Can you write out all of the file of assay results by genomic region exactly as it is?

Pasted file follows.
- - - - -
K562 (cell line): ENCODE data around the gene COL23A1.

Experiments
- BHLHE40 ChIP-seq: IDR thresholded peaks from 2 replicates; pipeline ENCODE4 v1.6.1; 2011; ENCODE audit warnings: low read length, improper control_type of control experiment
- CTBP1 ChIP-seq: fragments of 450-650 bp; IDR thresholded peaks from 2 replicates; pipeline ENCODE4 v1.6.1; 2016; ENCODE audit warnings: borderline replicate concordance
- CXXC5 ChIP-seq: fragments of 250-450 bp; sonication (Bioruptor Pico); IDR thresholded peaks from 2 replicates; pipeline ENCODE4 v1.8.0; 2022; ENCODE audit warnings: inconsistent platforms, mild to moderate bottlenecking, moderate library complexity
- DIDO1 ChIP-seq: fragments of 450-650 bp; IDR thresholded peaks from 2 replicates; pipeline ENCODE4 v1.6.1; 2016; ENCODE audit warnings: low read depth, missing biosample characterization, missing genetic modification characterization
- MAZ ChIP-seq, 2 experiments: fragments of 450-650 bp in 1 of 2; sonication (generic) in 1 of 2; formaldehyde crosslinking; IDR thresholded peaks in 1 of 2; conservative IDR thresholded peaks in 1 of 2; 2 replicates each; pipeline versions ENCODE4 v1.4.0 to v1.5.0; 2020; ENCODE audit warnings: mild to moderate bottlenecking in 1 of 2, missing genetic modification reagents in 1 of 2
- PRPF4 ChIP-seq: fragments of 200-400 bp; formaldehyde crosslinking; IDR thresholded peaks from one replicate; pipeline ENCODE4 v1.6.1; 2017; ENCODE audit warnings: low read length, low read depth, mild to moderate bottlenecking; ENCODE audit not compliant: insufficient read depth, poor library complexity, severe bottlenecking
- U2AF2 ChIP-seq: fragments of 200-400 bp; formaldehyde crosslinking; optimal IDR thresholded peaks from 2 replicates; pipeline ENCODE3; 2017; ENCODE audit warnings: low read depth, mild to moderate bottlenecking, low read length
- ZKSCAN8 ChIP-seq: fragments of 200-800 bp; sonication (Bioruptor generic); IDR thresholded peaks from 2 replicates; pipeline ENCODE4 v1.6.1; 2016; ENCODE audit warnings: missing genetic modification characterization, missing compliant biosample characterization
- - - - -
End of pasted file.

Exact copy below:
K562 (cell line): ENCODE data around the gene COL23A1.

Experiments
- BHLHE40 ChIP-seq: IDR thresholded peaks from 2 replicates; pipeline ENCODE4 v1.6.1; 2011; ENCODE audit warnings: low read length, improper control_type of control experiment
- CTBP1 ChIP-seq: fragments of 450-650 bp; IDR thresholded peaks from 2 replicates; pipeline ENCODE4 v1.6.1; 2016; ENCODE audit warnings: borderline replicate concordance
- CXXC5 ChIP-seq: fragments of 250-450 bp; sonication (Bioruptor Pico); IDR thresholded peaks from 2 replicates; pipeline ENCODE4 v1.8.0; 2022; ENCODE audit warnings: inconsistent platforms, mild to moderate bottlenecking, moderate library complexity
- DIDO1 ChIP-seq: fragments of 450-650 bp; IDR thresholded peaks from 2 replicates; pipeline ENCODE4 v1.6.1; 2016; ENCODE audit warnings: low read depth, missing biosample characterization, missing genetic modification characterization
- MAZ ChIP-seq, 2 experiments: fragments of 450-650 bp in 1 of 2; sonication (generic) in 1 of 2; formaldehyde crosslinking; IDR thresholded peaks in 1 of 2; conservative IDR thresholded peaks in 1 of 2; 2 replicates each; pipeline versions ENCODE4 v1.4.0 to v1.5.0; 2020; ENCODE audit warnings: mild to moderate bottlenecking in 1 of 2, missing genetic modification reagents in 1 of 2
- PRPF4 ChIP-seq: fragments of 200-400 bp; formaldehyde crosslinking; IDR thresholded peaks from one replicate; pipeline ENCODE4 v1.6.1; 2017; ENCODE audit warnings: low read length, low read depth, mild to moderate bottlenecking; ENCODE audit not compliant: insufficient read depth, poor library complexity, severe bottlenecking
- U2AF2 ChIP-seq: fragments of 200-400 bp; formaldehyde crosslinking; optimal IDR thresholded peaks from 2 replicates; pipeline ENCODE3; 2017; ENCODE audit warnings: low read depth, mild to moderate bottlenecking, low read length
- ZKSCAN8 ChIP-seq: fragments of 200-800 bp; sonication (Bioruptor generic); IDR thresholded peaks from 2 replicates; pipeline ENCODE4 v1.6.1; 2016; ENCODE audit warnings: missing genetic modification characterization, missing compliant biosample characterization